The boxer Michael Oliveira, 22, is all set for the next big challenge of his career. He’ll be taking on former world champion Acelino “Popó” Freitas, now a congressman in the Brazilian capital of Brasília. The bout, the final farewell for the Brazilian hero, will go down on June 2 in Punta del Este, Uruguay, and Michael is facing the fight as a sort of passing of the torch. “Popó’s day is gone. He was fantastic, but now it’s my time.”
To get in tip-top shape for the fight, the pugilist has been training six hours per day. “I’m focused, trained hard, put a lot of effort and concentration into it, since boxing is like chess; it’s an art where you have to think before striking, before withdrawing,” remarked Michael, who is the current World Boxing Council middleweight champion and trains under Coach Orlando Cuellar.
Having won 12 of the 17 fights in his unbeaten career, Michael wants to push ahead on his winning path. “I want to remain unbeaten. Everybody’s watching this fight, and I want to show what I can do.” The fight between Michael and Popó caused major repercussions mostly because of the provocations issued by the former world champ.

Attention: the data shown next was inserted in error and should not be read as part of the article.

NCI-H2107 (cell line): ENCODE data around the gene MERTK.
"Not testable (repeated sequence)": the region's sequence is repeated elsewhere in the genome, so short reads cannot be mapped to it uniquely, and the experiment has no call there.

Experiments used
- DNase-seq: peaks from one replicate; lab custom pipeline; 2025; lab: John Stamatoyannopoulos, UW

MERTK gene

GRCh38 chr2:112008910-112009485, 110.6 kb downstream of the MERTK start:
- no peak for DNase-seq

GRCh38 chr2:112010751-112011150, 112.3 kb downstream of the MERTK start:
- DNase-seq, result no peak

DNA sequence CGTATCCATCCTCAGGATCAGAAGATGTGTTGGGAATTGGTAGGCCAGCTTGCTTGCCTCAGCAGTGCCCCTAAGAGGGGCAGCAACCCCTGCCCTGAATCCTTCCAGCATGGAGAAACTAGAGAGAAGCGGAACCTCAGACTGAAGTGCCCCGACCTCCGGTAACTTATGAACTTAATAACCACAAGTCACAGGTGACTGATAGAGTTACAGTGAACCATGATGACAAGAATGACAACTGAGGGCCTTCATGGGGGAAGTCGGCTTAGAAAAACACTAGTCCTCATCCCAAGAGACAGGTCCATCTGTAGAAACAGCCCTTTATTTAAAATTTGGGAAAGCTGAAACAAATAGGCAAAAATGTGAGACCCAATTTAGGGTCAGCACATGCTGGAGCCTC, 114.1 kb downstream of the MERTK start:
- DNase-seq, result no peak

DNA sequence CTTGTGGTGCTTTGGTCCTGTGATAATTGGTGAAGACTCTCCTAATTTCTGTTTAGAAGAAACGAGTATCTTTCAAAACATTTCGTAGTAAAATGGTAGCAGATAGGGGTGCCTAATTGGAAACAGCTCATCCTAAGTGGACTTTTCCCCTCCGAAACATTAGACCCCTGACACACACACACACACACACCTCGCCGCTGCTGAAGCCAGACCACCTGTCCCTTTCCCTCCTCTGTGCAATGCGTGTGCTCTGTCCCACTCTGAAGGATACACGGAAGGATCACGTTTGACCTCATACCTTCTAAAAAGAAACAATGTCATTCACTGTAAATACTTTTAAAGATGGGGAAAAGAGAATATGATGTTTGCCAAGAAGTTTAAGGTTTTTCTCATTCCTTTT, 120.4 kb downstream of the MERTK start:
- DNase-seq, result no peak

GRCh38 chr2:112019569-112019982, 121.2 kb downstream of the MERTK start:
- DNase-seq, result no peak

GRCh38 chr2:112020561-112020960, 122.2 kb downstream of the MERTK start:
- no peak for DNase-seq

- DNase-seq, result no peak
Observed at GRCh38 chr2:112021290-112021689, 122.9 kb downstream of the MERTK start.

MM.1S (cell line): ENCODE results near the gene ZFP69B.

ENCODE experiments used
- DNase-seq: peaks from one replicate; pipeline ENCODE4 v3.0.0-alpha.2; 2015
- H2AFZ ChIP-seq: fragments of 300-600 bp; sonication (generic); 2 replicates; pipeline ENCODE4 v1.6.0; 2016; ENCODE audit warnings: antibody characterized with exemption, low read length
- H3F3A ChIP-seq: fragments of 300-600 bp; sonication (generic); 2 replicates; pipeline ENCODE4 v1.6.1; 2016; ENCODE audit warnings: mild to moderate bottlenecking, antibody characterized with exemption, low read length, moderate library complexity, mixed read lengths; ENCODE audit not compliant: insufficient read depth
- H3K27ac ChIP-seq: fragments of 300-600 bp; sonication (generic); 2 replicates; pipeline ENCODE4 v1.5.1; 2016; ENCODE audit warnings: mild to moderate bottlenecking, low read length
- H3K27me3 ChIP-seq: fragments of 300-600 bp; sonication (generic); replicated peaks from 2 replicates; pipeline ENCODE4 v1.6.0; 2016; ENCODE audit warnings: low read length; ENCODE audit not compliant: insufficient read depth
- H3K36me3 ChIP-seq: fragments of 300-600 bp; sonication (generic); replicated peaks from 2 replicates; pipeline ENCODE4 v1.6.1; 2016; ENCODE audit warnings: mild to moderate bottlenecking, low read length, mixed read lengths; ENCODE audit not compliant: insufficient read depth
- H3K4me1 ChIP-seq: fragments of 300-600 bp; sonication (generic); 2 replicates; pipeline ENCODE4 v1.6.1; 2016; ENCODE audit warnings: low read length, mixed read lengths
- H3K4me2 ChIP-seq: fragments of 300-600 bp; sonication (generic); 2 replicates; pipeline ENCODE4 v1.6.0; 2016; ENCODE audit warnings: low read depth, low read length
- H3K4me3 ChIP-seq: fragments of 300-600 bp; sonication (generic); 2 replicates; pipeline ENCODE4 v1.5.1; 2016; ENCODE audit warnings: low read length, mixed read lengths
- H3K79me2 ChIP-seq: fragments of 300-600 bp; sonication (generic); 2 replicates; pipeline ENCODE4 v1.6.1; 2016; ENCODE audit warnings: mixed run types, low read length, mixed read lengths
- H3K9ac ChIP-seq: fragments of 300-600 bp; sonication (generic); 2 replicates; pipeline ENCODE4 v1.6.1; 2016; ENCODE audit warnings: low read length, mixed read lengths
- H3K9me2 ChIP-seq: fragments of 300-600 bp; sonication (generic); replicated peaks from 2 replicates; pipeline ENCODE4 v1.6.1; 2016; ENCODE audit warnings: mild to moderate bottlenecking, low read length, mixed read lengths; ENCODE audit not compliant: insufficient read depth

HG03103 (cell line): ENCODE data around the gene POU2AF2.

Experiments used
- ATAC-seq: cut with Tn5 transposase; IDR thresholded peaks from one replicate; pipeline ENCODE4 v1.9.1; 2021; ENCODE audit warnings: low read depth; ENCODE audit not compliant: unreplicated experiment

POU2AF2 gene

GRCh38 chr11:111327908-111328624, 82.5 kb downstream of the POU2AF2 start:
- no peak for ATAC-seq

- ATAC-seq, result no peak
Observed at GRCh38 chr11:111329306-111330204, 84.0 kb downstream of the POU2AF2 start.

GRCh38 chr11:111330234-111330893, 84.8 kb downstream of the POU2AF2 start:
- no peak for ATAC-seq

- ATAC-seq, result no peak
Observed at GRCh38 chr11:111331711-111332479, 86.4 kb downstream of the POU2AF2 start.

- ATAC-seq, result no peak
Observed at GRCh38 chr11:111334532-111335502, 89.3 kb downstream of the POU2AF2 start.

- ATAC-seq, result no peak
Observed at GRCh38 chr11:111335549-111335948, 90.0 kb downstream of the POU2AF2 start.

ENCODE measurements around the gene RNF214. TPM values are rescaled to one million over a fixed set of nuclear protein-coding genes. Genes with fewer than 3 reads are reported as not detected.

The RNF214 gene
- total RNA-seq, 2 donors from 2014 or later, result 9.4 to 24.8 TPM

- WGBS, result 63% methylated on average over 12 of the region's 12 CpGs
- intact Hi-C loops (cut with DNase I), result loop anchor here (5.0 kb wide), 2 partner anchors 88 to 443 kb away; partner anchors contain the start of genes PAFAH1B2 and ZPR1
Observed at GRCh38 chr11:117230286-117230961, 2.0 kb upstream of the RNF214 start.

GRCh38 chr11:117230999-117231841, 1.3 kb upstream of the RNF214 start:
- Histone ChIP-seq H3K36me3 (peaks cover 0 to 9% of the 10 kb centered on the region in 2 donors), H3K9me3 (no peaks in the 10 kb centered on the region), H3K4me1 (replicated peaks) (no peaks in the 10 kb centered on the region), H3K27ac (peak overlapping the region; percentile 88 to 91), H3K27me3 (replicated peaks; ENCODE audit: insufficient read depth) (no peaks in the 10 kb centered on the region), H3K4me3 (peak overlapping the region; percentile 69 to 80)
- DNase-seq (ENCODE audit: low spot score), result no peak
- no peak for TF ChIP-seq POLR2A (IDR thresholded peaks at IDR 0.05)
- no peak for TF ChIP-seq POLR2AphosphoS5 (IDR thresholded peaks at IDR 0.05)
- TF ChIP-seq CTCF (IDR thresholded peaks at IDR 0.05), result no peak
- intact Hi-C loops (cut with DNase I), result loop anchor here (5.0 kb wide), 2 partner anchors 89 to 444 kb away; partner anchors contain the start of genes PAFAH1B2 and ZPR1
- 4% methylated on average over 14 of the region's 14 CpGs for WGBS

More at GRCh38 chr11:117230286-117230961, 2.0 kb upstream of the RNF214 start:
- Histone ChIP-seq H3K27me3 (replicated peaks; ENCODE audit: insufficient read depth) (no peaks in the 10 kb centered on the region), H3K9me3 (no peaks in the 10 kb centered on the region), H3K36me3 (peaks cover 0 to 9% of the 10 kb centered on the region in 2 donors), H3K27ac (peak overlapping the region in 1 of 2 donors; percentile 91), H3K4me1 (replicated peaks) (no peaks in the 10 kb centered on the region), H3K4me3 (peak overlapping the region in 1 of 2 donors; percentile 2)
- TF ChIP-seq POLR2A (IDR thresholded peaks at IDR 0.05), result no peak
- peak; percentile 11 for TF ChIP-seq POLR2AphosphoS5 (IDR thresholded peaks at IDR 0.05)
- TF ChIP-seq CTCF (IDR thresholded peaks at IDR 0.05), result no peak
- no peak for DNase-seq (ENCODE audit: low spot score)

“He can say what he wants, I don’t mind. I keep quiet and don’t taunt so much before a fight. I’d rather train, get ready and show what really matters in the ring,” explained the young boxer, then stating that his opponent can rest assured that the future of Brazilian boxing will be in good hands.
Speaking with some Jiu-Jitsu fighters, training six hours a day seems to be the consensus on how much training gi-clad combatants hoping to become world champion should put in. What do you think? How may hours of training per day does it take to become world champion?
Let us know in the comments field below.